Postbellum

Memory of Nation

 

Rosa María Payá (1989)

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 Rosa María  Payá (1989)
We lived freely in one big prison

I grew up free inside one big prison

“In our family we were fortunate that we did not have to keep the rule of double morals, as the majority of Cubans were forced to. I was lucky that our parents taught us to live in harmony with what we believed. And that is really hard in a totalitarian country. When we were older, my friends from secondary school and university started noticing it, and they told almost with admiration or even with a certain amount of jealousy: ‘Lucky you, you can say in public what you hear at home. We’re not allowed to say what we hear at home, nor what we think.’ They were afraid of the consequences, that they’d be expelled from university, that their parents would lost their jobs. I remember how Dad told us: ‘You can say whatever you want. We’ll cope with it somehow.’ My friends weren’t that fortunate. They would come home and their parents would tell them: ‘Please, whatever you do, don’t say what you think. Don’t criticise the regime, so we don’t get into trouble.’ I was fortunate to have been allowed to grow up free in a country that is one big prison.”

  • born 1989 in Havana into a Catholic family
  • her father Oswaldo Payá, one of the most prominent dissidents in Cuba, was repeatedly nominated for the Nobel Peace Prize and was a laureate of Homo Homini and the Sacharov Award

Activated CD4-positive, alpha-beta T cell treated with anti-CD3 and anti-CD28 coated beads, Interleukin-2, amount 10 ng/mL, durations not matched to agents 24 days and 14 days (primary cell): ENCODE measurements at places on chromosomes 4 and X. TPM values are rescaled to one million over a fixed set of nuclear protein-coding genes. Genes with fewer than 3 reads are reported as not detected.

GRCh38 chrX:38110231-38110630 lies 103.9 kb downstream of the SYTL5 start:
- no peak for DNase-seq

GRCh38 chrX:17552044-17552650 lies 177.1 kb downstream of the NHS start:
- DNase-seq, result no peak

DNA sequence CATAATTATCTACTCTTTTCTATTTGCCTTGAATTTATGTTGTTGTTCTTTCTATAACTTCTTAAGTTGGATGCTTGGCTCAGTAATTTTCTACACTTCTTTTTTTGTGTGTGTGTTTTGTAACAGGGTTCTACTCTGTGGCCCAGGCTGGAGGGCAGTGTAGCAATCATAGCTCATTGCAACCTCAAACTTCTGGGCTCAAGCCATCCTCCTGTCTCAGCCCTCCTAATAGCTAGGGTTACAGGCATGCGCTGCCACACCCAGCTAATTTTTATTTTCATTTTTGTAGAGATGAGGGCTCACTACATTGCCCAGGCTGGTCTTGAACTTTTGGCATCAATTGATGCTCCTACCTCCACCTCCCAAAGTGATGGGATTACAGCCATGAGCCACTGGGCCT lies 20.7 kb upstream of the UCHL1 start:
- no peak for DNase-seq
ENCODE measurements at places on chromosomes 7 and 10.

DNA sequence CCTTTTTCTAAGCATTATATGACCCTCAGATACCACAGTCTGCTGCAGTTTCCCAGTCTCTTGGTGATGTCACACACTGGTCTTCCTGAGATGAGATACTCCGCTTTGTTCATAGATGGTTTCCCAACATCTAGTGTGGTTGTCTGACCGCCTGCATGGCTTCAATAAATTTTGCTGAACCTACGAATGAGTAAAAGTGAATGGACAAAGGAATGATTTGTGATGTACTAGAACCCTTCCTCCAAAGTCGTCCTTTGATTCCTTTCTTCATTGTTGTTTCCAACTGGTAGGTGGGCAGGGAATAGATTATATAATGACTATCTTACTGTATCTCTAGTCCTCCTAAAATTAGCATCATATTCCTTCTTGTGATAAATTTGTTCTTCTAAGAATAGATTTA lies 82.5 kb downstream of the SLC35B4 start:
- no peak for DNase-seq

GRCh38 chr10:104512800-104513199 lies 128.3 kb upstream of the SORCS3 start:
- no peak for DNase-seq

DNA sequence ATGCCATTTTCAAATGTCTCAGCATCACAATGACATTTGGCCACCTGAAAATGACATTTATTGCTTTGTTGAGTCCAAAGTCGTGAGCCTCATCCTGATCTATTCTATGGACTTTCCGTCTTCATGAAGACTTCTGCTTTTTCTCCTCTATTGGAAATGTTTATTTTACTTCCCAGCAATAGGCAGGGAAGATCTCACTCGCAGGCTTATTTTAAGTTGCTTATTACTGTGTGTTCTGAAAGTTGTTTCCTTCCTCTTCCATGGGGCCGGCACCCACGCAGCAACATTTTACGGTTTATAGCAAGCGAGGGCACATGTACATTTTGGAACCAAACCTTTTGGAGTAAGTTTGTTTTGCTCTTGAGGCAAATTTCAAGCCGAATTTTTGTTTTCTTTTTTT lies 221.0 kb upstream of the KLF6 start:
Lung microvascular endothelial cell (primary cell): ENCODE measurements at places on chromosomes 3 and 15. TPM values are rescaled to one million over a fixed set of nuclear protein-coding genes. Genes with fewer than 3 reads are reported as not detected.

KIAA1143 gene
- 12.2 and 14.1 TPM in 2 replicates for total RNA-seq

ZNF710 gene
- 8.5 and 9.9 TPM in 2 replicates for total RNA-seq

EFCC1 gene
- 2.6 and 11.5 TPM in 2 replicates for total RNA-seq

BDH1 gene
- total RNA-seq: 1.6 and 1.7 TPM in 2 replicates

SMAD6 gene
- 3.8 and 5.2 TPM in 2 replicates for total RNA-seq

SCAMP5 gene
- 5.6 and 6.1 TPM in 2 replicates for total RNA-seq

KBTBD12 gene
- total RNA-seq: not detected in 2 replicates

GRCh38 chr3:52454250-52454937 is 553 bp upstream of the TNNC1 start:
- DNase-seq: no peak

• Oswaldo Payá died on 22 July 2012 during a car accident; the driver was convicted of manslaughter, but the family is convinced it was a political assassination
  • the family always lived in opposition to the Cuban regime and was under state surveillance
  • Rosa María Payá graduated from physics at the University of Havana; she was active in the dissident movement already as a youth
  • cooperated with the Christian Liberation Movement (among others), coordinated Cuba Decide, a project that promoted a nationwide referendum for free elections
  • spoke at various international forums, such as sessions of the UN Human Rights Council, the European Parliament, the US Senate
  • after her father’s death, her mother and two brothers emigrated to the USA; Rosa María has retained her Cuban citizenship but lives mostly abroad
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